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A Case of Childhood COVID-19 Infection with Pleural Effusion Complicated by Possible Secondary Mycoplasma Pneumoniae Infection

Chen, Hong-Rui MD*; Zou, Hao MD, PhD; Xue, Mei PhD; Chen, Zhen-Bing MD, PhD; Chen, Wan-Xin PhD

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The Pediatric Infectious Disease Journal: July 2020 - Volume 39 - Issue 7 - p e135-e137
doi: 10.1097/INF.0000000000002721
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In December 2019, novel coronavirus disease 2019 (COVID-19) broke out in Wuhan, China. The pathogen, SARS-CoV-2, is a novel β-coronavirus, and transmitted mainly through droplets and close contact. It is highly contagious and can spread quickly such that the entire human population is susceptible. Patients often present respiratory symptoms and fever 5–6 days after being infected with the virus (the latency period ranging 1–14 days). Most cases develop into mild infection that can self-heal but severe cases often lead to death, especially in elders.1 In one study, among the 44,672 diagnosed cases, 87% were adults from 30 to 79 years of age, whereas the incidence in children and teenagers of 10–19 years was generally low (~1%).2 SARS-CoV2 can complex with other pathogens, among which 8.6% were mycoplasma.3 Pleural effusion is seldom seen in COVID-19.4.5 In this case report, we present a 12-year-old boy who contracted COVID-19 accompanied with mycoplasma infection and secondary pleural effusion.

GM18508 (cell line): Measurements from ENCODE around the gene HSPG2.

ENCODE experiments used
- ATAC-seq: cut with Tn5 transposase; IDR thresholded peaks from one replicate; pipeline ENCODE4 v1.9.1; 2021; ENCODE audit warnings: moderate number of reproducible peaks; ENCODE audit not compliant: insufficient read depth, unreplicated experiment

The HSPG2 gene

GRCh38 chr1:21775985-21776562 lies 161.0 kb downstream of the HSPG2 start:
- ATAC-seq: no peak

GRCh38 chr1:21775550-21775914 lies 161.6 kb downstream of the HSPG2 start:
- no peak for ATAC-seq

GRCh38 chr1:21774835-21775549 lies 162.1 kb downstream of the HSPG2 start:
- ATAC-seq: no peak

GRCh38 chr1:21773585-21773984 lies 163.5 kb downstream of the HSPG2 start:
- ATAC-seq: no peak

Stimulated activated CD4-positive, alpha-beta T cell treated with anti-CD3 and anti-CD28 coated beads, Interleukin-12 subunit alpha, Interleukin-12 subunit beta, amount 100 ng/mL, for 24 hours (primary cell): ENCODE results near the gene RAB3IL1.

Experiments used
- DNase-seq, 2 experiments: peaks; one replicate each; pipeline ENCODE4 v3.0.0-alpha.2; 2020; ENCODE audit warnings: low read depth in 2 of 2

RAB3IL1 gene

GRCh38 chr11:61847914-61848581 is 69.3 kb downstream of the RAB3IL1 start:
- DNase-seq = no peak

A 12-year-old boy was admitted, on February 20 of 2020, to the Wuhan Union Hospital, which is at the center of the COVID-19 outbreak, with a history of 16-day fever and a 1-day of nonproductive cough. Since February 4, the boy experienced recurrent fever without apparent causes. His maximum temperature was 38°C without chills, convulsions or vomiting. His body temperature occasionally dropped to normal without treatment. Routine blood examination in local hospitals was normal, with C-reactive protein level at 27.53 mg/L. The chest computed tomography (CT) showed ground-glass opacities in the right upper lung (Fig. 1A, C). After using Mezlocillin, the child had defervescence. On the evening of February 11, he suffered fever again with body temperature of 37.6°C. On February 13, the child had paroxysmal colic in the right lower abdomen at night without apparent causes, which became aggravated after exercise. He had no diarrhea and his stools were normal. He also had fever and night sweat with a maximum temperature of 38°C. Local hospital considered acute appendicitis. His colic pain was relieved following a symptomatic treatment. On February 19, the child developed nocturnal cough with sputum difficult to cough out. He also had fever with the maximum temperature of 37.4°C, and had no thoracalgia or oppression in chest. Local hospital’s laboratory showed hemoglobin concentration 116 g/L, platelet 339 × 109/L, leucocyte count 7.09 × 109/L (neutrophils 51.6%, lymphocyte 32.9% and monocyte 8.4%), eosinophil count 0.49 × 109/L and C-reactive protein 40.163 mg/L. Mid-turbinate swabs were negative for influenza virus A and influenza virus B. Mycoplasma IgM and chlamydia IgM were also negative from blood examination. Chest CT revealed moderate effusion in the right pleural cavity (Fig. 1B, D). After an outpatient evaluation, he was admitted to our hospital for further treatment on February 20.